Understanding the PEA

Pruitt explained the concept of the “Purchased Electricity Adjustment” factor for Ameren.

PEA is a balancing factor that allows Ameren to add costs or take away cost to the default rate customers based on the actual costs Ameren incurs for delivery of electricity. Pruitt noted, “The PEA is a reality in life, and it can be fairly significant.”

Pruitt went on to say Ameren publishes its rates so that consumers can shop, but he said that rate is adjusted monthly based on the estimated amount of electricity it will deliver. He said that if Ameren takes in too much money in this process, then the PEA becomes a credit back to its customers. So, in determining the true cost of the electricity, the default rate has to be combined with the PEA to get the true cost of electricity.

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Pruitt showed a slide that explained how this had affected the cost of Ameren delivered electricity. He noted that the bars at the bottom of the chart represented the credits Ameren had to give customers based on the PEA. He noted that these credits peaked in September of 2013. By comparison, the net cost of Ameren electricity dropped to such a point that those who were on electric aggregation were, in essence, losing savings on their monthly bill by being with Integrys.

In another slide, Pruitt showed that the PEA credits stayed high through the summer of 2015, then began to drop. By the spring of 2015, the credits were quite low. This could have indicated that it would have been good to enter into aggregation in 2015, but Pruitt explained there was an additional factor playing into the situation, and that factor led him to advise the city not to enter into a new aggregation contract.

A disastrous MISO auction in 2015

Pruitt said that there is a capacity auction by Midwest Independent System Operator (MISO) that manages the Midwest market and is tasked to assure there is enough electricity available for the market. Pruitt noted in a slide that this portion of Illinois is in Zone 4. At the auction that would impact the June 2015 to May 2016 year, the Zone 4 auction amount went to a staggering $150 per megawatt day, while in all the other areas of the Midwest the auction rate was less than $5 a day.

Pruitt went on to explain that this extremely high auction figure caught the attention of many, and multiple complaints were filed with the Federal Energy Regulatory Commission (FERC). Complaints ranged from accusations of market manipulation to complaints that the auction rules did not have sufficient safeguards to prevent certain bidders from having power over the market. The accusations pointed fingers at an electric retailer called Dynergy.

As a result, Pruitt said that the FERC launched an investigation of the auction, and it is anticipated that there will be refunds to electric consumers. He noted a quote for Illinois Attorney General Lisa Madigan, and Tyson Slocum, director of Public Citizen’s Energy Program. Slocum said, “If FERC follows the logic of its New Year’s Eve ruling, and regardless of whether the commission finds Dynergy manipulated the market, then Illinois consumers will be in line for tens of millions of dollars in refunds.” Madigan stated, “It is great news that FERC has acknowledged downstate electric customers deserve relief from an inflated and absurd pricing process. I am pleased with FERC’s decision to fix the auction rules, but FERC still needs to order refunds to consumers of the outrageously high prices.”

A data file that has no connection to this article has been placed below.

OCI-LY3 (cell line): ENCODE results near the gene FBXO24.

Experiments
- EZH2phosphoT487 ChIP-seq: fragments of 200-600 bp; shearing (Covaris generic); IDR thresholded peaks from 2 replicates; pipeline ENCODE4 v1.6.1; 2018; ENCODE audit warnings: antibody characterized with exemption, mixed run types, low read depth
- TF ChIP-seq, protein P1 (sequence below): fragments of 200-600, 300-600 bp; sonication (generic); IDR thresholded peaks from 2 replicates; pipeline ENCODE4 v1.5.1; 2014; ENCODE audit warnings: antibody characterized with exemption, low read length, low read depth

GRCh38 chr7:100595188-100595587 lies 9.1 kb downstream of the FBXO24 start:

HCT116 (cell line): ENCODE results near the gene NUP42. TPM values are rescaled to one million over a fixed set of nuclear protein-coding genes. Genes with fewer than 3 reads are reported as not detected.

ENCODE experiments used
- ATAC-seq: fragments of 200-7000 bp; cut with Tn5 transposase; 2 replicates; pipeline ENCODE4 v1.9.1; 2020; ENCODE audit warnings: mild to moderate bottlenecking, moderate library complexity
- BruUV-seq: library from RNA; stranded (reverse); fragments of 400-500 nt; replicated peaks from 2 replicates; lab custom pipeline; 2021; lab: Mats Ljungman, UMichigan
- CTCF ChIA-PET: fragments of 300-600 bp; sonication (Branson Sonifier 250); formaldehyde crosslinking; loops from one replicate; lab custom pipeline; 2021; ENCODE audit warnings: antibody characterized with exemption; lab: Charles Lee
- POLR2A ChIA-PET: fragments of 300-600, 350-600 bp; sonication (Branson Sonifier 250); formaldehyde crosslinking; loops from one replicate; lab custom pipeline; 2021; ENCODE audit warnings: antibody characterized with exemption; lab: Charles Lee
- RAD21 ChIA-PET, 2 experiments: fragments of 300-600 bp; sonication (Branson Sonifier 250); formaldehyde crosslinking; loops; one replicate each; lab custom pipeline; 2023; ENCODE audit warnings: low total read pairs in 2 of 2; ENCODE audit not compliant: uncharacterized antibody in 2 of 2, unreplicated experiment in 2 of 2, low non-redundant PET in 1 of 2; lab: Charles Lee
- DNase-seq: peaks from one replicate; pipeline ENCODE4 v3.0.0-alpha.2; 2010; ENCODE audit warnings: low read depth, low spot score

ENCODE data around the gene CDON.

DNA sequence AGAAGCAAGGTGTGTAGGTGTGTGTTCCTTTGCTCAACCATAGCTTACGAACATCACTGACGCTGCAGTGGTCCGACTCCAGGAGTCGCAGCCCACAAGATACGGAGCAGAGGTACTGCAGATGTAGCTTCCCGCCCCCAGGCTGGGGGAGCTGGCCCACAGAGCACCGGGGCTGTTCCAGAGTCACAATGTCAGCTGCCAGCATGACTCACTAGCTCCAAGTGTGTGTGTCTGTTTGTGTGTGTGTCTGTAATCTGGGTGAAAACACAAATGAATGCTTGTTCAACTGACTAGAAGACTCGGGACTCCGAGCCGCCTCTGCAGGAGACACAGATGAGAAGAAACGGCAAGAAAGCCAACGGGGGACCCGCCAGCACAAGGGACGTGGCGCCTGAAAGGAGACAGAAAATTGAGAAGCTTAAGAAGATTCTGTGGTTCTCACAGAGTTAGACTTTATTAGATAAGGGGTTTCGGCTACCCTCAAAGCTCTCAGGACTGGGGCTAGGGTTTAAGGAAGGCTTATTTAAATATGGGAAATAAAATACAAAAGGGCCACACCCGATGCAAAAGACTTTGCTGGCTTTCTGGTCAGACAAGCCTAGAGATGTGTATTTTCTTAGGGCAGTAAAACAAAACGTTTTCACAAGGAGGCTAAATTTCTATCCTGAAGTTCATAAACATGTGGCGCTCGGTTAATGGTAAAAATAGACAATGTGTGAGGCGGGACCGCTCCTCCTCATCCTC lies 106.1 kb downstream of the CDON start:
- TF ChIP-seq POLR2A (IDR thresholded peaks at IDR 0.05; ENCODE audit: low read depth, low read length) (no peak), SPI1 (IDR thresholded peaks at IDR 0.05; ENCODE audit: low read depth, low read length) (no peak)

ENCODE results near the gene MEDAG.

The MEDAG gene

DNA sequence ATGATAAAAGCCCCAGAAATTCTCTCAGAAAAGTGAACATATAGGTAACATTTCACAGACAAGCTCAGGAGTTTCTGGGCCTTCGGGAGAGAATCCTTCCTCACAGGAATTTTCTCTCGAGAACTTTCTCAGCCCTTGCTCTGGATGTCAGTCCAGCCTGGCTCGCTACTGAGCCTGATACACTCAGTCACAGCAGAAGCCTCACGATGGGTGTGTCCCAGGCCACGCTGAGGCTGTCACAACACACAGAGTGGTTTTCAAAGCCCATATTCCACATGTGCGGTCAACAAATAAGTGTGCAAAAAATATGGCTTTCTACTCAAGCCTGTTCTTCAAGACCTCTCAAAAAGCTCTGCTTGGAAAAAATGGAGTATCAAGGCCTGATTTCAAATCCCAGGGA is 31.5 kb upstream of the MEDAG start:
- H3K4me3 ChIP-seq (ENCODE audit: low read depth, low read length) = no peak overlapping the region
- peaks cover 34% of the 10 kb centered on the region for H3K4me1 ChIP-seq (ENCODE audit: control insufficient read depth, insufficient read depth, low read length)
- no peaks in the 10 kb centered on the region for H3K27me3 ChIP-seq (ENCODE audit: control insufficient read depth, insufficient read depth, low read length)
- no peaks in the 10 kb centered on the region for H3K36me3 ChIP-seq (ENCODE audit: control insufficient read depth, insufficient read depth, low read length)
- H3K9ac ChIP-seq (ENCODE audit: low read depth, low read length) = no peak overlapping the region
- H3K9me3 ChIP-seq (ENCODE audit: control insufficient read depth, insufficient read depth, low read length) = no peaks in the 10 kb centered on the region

Pruitt said he believes these refunds will come, and for that reason, he recommended that the Logan County Consortium stay with Ameren and wait for the final result of the FERC decisions. He said that refunds could be about $28 for the average customer.

Looking at how to move forward

Now, with the annual MISO auction on the horizon, and Ameren set to release its default rate, Pruitt said this could be a good time to get back into an aggregation program. His intention is to monitor the outcome of these factors, look at the energy market and make a recommendation to the Consortium.

He said moving forward, the Consortium will have the option to maintain an “opt-out” program wherein residents will automatically be enrolled in the aggregation program and will have to “opt-out” to stay with Ameren. Or the Consortium can go with the Opt-in” program where it will announce the aggregation program, name the company it recommends and Consortium residents will need to say they choose to be part of the aggregation program.

Finally, Pruitt said that participating in an aggregation program is always going to carry risks because the market can and will change. He said that entering into a three-year agreement, in his opinion is not the best option right now. He would prefer to see the Consortium go with a year-to-year program so that it does not tie consumers to an aggregated rate that ends up costing them savings.

Smith returned to the speakers table to close the presentation, saying that he, representing Farnsworth; and Pruitt representing ICCAN, have appreciated the opportunity to work for the Consortium and hope to continue the relationship.

The floor was then opened for questions from the aldermen. Todd Mourning asked if the price of oil had an impact on the cost of electricity. Smith said the short answer was “no.” Pruitt expanded, saying that the cost of electricity is more often driven by the price of natural gas.

There were no further questions from the council.

[Nila Smith]

Complete copy of presentation by Mark Pruitt pdf